``` python ``` python
print("indexing...like a (m x n) matrix") print("indexing...like a (m x n) matrix")
print(y[0,1]) print(y[0,1])
print(y[0,-1]) # elem 0-from the 'right', strange but pythonic print(y[0,-1]) # elem 0-from the 'right', strange but pythonic
print(y[0,-2]) # elem 1-from the 'right' print(y[0,-2]) # elem 1-from the 'right'
# print a column, but will display as 'row' # print a column, but will display as 'row'
print(y[:,1]) print(y[:,1])
print('\nOK') print('\nOK')
``` ```
%% Cell type:markdown id: tags: %% Cell type:markdown id: tags:
#### Matrix multiplication #### Matrix multiplication
Just use Numpy as a matrix like class; create a (3 x 4) matrix and do some matrix operations on it... Just use Numpy as a matrix like class; create a (3 x 4) matrix and do some matrix operations on it...
<img src='https://blackboard.au.dk/bbcswebdav/courses/BB-Cou-UUVA-94506/Fildeling/L01/Figs/matrix.jpg' alt="WARNING: you need to be logged into Blackboard to view images"> <img src='https://itundervisning.ase.au.dk/GITMAL/L01/Figs/matrix.jpg' alt="WARNING: you need to be logged into Blackboard to view images">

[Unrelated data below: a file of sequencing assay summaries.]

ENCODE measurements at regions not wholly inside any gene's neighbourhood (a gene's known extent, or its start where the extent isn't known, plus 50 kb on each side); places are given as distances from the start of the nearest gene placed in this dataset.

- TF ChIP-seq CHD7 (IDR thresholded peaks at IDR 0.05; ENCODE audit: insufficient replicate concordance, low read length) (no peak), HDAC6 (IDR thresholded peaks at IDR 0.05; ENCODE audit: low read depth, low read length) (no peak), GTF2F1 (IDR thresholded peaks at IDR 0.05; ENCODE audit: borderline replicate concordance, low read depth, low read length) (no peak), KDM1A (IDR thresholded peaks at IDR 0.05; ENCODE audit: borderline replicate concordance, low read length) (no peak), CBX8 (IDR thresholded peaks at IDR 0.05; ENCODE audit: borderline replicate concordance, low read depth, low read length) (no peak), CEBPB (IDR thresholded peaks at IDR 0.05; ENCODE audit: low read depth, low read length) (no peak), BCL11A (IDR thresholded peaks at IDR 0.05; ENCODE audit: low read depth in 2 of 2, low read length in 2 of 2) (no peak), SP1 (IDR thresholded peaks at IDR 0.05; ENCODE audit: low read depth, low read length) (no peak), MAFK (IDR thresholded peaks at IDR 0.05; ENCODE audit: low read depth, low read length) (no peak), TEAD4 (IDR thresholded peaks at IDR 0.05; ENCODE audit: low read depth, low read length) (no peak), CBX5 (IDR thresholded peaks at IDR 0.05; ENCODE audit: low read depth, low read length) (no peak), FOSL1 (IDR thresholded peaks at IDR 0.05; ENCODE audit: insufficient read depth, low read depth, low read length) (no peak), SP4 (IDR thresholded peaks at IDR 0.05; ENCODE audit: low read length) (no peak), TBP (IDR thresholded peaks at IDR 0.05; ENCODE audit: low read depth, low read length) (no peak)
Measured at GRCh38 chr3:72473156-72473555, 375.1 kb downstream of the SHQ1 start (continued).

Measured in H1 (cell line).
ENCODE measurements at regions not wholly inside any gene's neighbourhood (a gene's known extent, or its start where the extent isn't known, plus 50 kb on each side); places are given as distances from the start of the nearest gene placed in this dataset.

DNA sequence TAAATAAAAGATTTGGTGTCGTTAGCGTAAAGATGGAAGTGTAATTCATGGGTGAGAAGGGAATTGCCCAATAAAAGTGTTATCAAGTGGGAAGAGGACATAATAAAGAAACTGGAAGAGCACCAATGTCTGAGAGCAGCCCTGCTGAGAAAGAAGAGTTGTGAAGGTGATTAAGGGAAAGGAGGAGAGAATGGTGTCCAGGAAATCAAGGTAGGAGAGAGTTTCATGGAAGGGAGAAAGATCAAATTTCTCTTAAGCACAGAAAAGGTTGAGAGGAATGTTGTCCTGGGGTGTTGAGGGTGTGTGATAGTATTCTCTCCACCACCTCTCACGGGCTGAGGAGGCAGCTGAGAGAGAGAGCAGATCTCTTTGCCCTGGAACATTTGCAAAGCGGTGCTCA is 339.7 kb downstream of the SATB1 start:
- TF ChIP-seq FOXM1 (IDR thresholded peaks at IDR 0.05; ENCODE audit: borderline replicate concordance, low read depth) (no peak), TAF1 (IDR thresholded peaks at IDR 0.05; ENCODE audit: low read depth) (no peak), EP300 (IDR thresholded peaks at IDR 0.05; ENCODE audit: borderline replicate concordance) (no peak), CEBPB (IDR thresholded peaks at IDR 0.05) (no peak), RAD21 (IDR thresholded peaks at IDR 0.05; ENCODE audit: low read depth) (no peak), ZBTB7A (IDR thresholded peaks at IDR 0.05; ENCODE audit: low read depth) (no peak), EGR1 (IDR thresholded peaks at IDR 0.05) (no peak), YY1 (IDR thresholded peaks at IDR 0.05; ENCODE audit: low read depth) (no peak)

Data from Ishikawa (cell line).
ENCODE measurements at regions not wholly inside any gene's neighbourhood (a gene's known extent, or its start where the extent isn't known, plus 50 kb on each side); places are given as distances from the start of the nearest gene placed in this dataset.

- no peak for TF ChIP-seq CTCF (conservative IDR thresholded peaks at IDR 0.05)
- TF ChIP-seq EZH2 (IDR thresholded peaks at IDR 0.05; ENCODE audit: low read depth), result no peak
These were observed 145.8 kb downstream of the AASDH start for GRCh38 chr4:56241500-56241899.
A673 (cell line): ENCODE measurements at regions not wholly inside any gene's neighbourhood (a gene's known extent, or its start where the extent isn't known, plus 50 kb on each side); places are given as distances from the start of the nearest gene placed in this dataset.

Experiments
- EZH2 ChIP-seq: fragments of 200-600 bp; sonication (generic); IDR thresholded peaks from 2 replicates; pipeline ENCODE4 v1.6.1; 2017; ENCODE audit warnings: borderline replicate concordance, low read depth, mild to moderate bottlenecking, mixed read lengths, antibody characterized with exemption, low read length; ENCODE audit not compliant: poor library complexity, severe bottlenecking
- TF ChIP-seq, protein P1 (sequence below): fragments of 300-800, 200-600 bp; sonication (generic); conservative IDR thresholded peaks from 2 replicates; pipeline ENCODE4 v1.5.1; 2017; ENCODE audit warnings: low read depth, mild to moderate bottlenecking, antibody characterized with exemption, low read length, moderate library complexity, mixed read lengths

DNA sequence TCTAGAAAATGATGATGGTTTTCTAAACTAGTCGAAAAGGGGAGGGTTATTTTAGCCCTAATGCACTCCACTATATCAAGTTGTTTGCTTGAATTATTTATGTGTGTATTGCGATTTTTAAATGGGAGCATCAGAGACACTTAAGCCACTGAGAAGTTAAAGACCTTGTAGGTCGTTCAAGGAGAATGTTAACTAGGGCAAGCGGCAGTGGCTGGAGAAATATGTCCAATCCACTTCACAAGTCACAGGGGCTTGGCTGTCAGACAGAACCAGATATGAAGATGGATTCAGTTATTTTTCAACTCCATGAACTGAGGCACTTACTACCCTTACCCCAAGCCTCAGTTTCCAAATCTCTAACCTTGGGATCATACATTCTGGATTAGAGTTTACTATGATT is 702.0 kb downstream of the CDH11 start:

(NOTE: do not use `numpy.matrix`, <a href='https://docs.scipy.org/doc/numpy/reference/generated/numpy.matrix.html'>it is unfortunatly depricated.</a>) (NOTE: do not use `numpy.matrix`, <a href='https:
//docs.scipy.org/doc/numpy/reference/generated/numpy.matrix.html'>it is unfortunatly depricated.</a>)
%% Cell type:code id: tags: %% Cell type:code id: tags:
``` python ``` python
x = np.array([ [2, -5, -11 ,0], [-9, 4, 6, 13], [4, 7, 12, -2]]) x = np.array([ [2, -5, -11 ,0], [-9, 4, 6, 13], [4, 7, 12, -2]])
y = np.transpose(x) y = np.transpose(x)
print(f'x={x}\nx.shape={x.shape}\ny.shape={y.shape}') print(f'x={x}\nx.shape={x.shape}\ny.shape={y.shape}')